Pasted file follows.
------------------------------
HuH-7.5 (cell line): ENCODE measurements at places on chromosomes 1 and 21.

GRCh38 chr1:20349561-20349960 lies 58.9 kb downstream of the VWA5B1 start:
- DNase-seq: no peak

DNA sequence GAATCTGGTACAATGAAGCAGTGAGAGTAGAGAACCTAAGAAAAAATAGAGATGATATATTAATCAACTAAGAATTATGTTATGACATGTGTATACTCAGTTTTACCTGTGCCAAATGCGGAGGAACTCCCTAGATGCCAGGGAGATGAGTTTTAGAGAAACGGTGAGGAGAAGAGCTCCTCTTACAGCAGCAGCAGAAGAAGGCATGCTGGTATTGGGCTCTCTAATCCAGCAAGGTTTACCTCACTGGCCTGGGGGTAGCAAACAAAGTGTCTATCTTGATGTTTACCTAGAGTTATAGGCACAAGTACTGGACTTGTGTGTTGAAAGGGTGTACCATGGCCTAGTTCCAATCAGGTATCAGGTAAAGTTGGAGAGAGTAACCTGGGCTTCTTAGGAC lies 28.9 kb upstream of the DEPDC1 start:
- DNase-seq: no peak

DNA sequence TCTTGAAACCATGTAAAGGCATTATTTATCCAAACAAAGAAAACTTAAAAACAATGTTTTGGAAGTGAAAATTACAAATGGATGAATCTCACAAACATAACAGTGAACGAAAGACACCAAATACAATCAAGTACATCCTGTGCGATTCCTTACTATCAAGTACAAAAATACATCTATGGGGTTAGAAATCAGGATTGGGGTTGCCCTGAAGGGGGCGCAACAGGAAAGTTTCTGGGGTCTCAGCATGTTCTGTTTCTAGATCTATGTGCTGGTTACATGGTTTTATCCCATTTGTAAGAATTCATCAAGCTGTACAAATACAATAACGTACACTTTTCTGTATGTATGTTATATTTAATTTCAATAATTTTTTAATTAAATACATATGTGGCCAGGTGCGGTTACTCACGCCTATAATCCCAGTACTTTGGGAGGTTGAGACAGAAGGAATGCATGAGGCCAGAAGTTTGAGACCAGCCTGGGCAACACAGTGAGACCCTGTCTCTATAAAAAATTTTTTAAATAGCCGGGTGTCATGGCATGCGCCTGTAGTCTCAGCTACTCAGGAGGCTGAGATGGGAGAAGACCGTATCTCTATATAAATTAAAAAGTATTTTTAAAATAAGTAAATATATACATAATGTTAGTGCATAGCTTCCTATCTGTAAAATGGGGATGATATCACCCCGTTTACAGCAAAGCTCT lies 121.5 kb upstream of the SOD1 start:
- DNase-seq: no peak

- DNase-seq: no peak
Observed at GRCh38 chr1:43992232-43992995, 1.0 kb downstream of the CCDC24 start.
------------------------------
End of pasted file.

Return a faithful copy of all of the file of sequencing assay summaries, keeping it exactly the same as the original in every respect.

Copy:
HuH-7.5 (cell line): ENCODE measurements at places on chromosomes 1 and 21.

GRCh38 chr1:20349561-20349960 lies 58.9 kb downstream of the VWA5B1 start:
- DNase-seq: no peak

DNA sequence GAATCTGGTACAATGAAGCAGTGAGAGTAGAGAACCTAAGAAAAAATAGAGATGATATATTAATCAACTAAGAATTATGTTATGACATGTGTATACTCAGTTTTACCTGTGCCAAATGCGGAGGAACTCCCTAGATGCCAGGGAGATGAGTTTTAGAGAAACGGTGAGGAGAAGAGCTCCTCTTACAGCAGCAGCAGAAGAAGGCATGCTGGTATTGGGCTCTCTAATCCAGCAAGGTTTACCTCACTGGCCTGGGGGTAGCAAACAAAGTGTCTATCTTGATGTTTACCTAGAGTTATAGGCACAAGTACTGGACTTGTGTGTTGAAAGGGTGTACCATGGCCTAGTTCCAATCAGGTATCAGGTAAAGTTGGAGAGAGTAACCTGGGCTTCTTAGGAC lies 28.9 kb upstream of the DEPDC1 start:
- DNase-seq: no peak

DNA sequence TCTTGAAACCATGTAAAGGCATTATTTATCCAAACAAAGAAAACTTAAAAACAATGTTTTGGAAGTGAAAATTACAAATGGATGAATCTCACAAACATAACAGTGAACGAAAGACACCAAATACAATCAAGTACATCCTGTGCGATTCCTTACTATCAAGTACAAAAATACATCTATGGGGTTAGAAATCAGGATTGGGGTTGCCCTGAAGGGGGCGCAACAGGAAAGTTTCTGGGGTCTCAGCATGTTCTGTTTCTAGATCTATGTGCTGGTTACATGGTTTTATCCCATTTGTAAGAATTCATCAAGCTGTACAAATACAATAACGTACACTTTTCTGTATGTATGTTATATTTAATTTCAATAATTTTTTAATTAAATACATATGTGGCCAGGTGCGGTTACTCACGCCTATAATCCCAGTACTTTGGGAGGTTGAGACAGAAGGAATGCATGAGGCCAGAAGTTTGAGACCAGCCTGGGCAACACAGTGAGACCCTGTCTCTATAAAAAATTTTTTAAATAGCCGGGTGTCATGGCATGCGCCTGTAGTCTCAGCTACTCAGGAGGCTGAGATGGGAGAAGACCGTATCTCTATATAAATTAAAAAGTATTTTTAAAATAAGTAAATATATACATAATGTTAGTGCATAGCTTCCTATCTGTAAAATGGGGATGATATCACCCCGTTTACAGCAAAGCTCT lies 121.5 kb upstream of the SOD1 start:
- DNase-seq: no peak

- DNase-seq: no peak
Observed at GRCh38 chr1:43992232-43992995, 1.0 kb downstream of the CCDC24 start.